Ibis Ripmo AF Frame
Since its introduction, the Ripmo has been billed as Ibis’s “enduro ready” 29’er. With the AF they’ve pushed it even further in that direction. Does that mean you should only buy this bike if you are a gravity rider? Not exactly. The Ripmo AF does cater to the downhill side of things a bit more than the original Ripmo, but that doesn’t mean it’s only suitable for aggressive tracks and big jumps.
A heavier frame weight - around 2 lbs - means this bike will build up a bit burlier, but burly is what the AF is about. With 147mm (5.8”) of rear travel and a 160mm reduced offset fork, this bike charges just a hair harder than it’s lighter carbon sibling. It has a more unrelenting feel, which results from the combination of a slacker fork, a greater weight, and the revised suspension design.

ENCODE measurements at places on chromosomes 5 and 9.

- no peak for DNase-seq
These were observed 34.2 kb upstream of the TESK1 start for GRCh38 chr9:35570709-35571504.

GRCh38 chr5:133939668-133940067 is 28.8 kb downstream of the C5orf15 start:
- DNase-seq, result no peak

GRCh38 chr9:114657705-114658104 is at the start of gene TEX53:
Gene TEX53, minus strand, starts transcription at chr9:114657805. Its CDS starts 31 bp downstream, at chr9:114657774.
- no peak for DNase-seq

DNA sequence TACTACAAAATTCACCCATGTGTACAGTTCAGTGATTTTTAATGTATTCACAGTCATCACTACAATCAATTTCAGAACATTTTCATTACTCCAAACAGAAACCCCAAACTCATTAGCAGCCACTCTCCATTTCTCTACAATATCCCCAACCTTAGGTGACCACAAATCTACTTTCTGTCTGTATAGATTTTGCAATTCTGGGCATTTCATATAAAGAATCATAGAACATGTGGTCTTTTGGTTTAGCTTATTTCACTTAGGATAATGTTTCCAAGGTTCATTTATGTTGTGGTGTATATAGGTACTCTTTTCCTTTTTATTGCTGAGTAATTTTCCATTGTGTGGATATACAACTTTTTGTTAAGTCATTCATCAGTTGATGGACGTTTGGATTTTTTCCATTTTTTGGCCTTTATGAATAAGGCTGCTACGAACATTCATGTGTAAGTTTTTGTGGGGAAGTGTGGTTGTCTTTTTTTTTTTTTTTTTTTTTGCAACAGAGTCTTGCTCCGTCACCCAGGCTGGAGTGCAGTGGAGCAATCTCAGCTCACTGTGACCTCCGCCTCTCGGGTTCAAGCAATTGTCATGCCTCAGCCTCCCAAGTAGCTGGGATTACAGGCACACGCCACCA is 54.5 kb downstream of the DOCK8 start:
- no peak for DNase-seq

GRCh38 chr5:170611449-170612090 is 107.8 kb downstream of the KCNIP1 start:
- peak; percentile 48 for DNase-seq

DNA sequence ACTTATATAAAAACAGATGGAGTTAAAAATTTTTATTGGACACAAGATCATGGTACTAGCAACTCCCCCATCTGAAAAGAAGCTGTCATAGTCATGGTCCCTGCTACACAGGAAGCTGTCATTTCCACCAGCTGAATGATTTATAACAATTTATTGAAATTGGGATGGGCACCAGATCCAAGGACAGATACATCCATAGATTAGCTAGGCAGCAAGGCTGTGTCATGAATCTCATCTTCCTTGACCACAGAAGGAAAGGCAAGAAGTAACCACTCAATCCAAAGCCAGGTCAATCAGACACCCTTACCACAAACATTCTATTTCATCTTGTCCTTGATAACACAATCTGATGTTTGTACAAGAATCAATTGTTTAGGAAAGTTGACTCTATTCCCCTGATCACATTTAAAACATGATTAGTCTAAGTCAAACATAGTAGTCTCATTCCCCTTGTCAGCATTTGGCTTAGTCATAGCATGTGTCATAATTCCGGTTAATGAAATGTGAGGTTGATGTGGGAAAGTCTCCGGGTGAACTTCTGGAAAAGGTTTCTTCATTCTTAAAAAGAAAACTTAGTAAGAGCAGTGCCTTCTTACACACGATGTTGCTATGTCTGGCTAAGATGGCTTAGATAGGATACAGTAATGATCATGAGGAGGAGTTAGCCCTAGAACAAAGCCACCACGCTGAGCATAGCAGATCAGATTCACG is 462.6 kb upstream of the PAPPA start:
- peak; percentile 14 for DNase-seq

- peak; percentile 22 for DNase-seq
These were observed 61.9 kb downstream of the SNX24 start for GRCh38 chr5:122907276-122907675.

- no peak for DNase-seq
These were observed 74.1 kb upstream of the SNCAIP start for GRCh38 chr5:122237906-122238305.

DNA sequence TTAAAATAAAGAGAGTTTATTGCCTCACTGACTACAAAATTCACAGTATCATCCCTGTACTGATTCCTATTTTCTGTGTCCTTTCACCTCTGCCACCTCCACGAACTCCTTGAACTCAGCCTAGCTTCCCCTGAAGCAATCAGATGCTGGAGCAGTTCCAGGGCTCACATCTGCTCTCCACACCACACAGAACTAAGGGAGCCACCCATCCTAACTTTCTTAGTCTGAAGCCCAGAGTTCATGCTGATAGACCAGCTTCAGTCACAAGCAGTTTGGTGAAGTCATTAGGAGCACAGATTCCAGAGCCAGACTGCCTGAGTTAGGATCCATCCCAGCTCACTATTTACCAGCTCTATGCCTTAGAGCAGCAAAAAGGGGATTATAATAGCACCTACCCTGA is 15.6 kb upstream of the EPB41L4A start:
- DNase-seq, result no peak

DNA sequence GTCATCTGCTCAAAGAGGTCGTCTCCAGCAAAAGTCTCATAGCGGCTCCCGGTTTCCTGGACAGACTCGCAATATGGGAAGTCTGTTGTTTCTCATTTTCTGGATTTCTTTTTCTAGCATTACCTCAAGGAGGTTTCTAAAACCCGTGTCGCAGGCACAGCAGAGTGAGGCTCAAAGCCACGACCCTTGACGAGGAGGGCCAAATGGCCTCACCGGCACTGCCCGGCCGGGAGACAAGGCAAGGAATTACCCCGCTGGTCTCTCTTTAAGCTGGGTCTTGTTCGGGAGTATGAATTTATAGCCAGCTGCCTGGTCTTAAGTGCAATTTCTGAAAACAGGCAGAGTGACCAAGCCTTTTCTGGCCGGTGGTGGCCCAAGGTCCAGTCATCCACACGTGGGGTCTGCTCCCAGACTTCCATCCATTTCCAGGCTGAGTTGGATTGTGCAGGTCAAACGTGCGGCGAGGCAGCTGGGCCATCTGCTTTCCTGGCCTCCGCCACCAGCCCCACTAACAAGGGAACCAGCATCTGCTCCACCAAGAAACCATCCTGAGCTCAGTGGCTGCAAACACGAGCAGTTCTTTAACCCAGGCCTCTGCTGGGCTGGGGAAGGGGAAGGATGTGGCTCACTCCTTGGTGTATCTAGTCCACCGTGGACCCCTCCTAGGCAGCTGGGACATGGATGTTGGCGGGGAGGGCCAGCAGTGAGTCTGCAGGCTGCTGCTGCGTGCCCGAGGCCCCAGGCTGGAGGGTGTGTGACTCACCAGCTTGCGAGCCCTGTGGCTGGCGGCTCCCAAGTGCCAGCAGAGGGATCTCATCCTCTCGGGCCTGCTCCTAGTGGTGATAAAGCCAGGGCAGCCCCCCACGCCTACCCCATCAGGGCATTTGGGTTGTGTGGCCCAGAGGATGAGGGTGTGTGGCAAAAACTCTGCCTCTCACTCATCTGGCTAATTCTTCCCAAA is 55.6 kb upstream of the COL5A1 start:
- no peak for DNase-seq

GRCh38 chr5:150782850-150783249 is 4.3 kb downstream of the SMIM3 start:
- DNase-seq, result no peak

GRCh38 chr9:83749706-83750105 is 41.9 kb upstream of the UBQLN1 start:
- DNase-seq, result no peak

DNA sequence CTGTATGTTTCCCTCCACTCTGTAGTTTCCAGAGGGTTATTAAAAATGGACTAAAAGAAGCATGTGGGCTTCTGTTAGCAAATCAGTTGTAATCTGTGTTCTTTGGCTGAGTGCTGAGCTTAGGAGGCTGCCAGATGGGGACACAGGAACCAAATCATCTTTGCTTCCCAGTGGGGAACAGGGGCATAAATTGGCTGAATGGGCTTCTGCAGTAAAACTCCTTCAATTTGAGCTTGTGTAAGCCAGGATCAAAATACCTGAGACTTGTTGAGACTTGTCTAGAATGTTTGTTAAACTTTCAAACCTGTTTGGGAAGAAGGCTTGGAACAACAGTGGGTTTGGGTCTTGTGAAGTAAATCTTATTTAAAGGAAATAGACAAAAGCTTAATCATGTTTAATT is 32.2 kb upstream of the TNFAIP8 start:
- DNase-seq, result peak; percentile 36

When heading up-hill, this bike is still an Ibis. Any bike bearing their mark will be designed with pedaling in mind, and that holds true here. Dave Weagle’s DW-Link has long been heralded for its pedaling efficiency, and this iteration is no different.
In terms of descending, it doesn’t necessarily rip ‘mo than the carbon version, but it does it a little differently. The slacker head angle is immediately noticeable, giving the bike a slower steering feel that seems slightly calmer at high speeds (read our blog on “trail” to learn how HA changes steering feel). It also makes it feel a bit less nimble on tight, slow corners, both up and downhill, but there are always trade-offs to these types of changes.